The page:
Female Sex Workers (FSWs) are vulnerable to a broad range of social, sexual and reproductive health problems, such as sexually transmitted infections (STIs)/HIV, unintended pregnancy, exploitation, stigma and discrimination, and violence. As a result, FSWs are in dire need of comprehensive and integrated sexual and reproductive health services. Despite these needs, existing programs pay little attention to the broader sexual and reproductive health and rights of these women, often focusing on prevention, care and treatment of HIV and other STIs while neglecting their reproductive health needs, including access to a wide range of contraceptive methods. The aim of this study was to explore FSWs’ experiences with existing contraceptive methods while also looking at their role in access and use of contraceptives. We focused on women aged 15-49 years, who reported current sex work, defined as ‘providing sexual services in exchange for money or other material compensation as part of an individual’s livelihood’. Our findings reveal that while some FSWs know about modern contraceptives, others have no idea or altogether refuse to use contraceptives for fear of losing clients. Their interactions with different client types also act as a barrier but sometimes provide opportunities for contraceptive use among some FSWs. Most FSW acknowledge the importance of dual protection for HIV/STI and pregnancy prevention, nevertheless, pervasive myths and misconceptions on contraceptive use still exist and act as barriers to uptake of contraceptives. Furthermore, fear of being tested for HIV at family planning clinics and long queues at the clinics hinder access to SRH services and could potentially result in a loss of existing clients. We recommend delivery of contraceptives to FSWs via a multi-sectoral approach involving community based distribution. We also recommend the introduction of targeted counseling services to provide information on the benefits of non-barrier contraceptive methods with additional support services to manage side effects arising from their use to encourage uptake and dual use of contraceptives for both pregnancy and STI/HIV prevention (Article 4).
Use of modern contraceptives among migrant (women engaged in movement from rural to urban, urban to urban, and urban to rural) and non-migrant (women living in urban or rural areas without change of residence) populations was assessed and compared. In a country where regional differentials in population growth and poverty reduction continue to be priorities in the post Millennium Development Goal (MDG) development agenda, understanding the relationships between contraceptive use and internal migration is highly relevant. We use data from the 2008-09 Kenya Demographic and Health Survey (KDHS) from 5,905 women aged 15-49 years who reported being sexually active in the last 12 months prior to the survey. Results show that modern contraceptive use was significantly higher among women in all migration streams (non-migrant urban (OR=2.8, p<0.001), urban-urban migration (OR=2.0, p<0.001), urban-rural migration (OR=2.0, p<0.001), rural-urban migration (OR=2.6, p<0.001), rural-rural migration (OR=1.7, p<0.001), compared with non-migrant rural women. We conclude that women who internally migrate within Kenya, whether from rural to urban or between urban centres, were more likely to use modern contraception than women living permanently in rural areas. This distinction appears likely due to a combination of selection theory (migrants are a self-selected group with characteristics different from non-migrants in rural areas, including higher levels of education, later age at marriage, lower pre-migration fertility and participation in gainful employment), adaption theory (socio-cultural norms in the migration destination influences those moving from rural to urban areas), and disruption theory (migration leads to physical separation of sexual partners which in turn helps postpone or space child bearing). Programmatically, the differentials in modern contraceptive use by the different migration streams should be considered when designing family planning programmes among migrant and non-migrant women. It was also evident that certain factors, such as higher levels of education and employment, acted as enabling factors for modern contraceptive use regardless of migration status. Overall, the DHS data available for our analysis were limited, and so there is need for additional research to understand the differentials in contraceptive use between migrant and non-migrant women and come up with strategies and policies to inform future interventions and thereby improve access to and use of modern contraceptives among these various populations (Article 5).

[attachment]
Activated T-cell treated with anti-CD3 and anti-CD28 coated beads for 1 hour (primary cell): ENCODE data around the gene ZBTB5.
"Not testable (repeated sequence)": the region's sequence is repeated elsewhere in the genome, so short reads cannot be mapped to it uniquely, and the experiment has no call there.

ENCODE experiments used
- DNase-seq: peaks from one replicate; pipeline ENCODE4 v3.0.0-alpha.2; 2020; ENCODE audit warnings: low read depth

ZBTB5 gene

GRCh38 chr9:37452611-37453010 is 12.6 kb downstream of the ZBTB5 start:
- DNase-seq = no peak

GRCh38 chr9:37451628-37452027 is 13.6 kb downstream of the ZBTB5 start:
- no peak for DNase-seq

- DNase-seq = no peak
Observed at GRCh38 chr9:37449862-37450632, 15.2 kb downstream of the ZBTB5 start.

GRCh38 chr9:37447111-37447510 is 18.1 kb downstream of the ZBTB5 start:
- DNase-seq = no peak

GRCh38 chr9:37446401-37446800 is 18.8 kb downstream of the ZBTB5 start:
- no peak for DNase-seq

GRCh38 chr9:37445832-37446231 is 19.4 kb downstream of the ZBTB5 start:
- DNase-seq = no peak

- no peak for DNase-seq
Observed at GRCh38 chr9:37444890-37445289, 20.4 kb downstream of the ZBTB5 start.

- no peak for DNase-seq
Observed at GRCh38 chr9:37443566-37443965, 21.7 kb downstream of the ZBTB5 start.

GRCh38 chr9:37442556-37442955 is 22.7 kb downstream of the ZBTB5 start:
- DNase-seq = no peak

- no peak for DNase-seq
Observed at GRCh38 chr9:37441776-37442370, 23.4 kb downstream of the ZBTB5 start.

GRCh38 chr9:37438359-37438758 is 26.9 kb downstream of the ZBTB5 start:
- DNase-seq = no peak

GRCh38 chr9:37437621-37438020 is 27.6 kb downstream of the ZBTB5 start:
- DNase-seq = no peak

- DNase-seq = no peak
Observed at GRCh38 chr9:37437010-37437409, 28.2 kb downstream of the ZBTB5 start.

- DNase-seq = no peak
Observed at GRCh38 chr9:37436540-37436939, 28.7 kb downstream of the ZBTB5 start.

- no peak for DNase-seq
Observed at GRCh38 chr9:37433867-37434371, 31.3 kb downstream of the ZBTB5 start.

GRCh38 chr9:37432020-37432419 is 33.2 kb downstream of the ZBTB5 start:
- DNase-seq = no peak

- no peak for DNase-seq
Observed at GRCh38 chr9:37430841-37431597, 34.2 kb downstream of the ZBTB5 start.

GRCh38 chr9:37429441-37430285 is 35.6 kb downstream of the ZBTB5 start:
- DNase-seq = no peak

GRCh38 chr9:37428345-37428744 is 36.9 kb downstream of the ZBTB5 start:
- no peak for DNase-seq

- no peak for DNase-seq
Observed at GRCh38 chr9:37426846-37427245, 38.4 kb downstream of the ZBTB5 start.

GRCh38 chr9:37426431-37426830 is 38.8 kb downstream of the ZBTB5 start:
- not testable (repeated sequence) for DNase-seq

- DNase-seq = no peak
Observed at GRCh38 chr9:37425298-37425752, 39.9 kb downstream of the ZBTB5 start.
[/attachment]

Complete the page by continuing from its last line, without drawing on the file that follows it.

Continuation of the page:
In Article 6 we sought to understand the determinants of modern contraceptive use (by partners and male methods) among sexually active men. We use data from the nationally representative 2014 Kenya Demographic and Health Survey (KDHS) of men aged 15-54 years and restrict our analysis to 9,514 men who reported being sexually active in the past 12 months prior to the survey, as they were likely to report doing something or not to avoid or delay pregnancy. We considered explanatory factors contributing to modern contraceptive use among sexually active men and their partners. Men with no education, and low awareness of contraceptives were less likely to use modern contraceptives, being poorly informed about contraceptives and their benefits. Men from North-Eastern Kenya lag far behind other regions, with religion and gender attitudes seeming to shape contraceptive behaviours and practice among them. Our analyses suggest that interpersonal communication and mass media have a positive effect on modern contraceptive use by men and their partners. Informative provider-client interactions, as well as access to information through mass media, are linked with better knowledge and increased use of modern contraceptives. Concerted sensitization campaigns should focus on sub-groups of men whose contraceptive use remains low. Additional studies of men are recommended to broaden understanding of the drivers and barriers to contraceptive use among sub-populations of men.  
The analyses described in this thesis highlight the barriers/disadvantages that vulnerable women from various backgrounds, such as those living in slums, young girls living in urban areas, migrant women, female sex workers as well as men, face in the use of contraceptives. These barriers include myths and misconceptions, information gaps and misinformation.  The analyses have highlighted several evidence gaps, and so we further recommend more research to broaden and deepen understanding of the main drivers and barriers to contraceptive use among these vulnerable populations. Additionally, we recommend additional service delivery strategies be considered to expand access to a broader range of contraceptives to meet the particular needs of each of these populations.   

Authors & affiliation: 
Rhoune Ochako - Supervisors: Prof. dr. Marleen Temmerman and Dr. Ian Askew
Published In: 
ICRH Monographs
Publication date: 
Thursday, November 23, 2017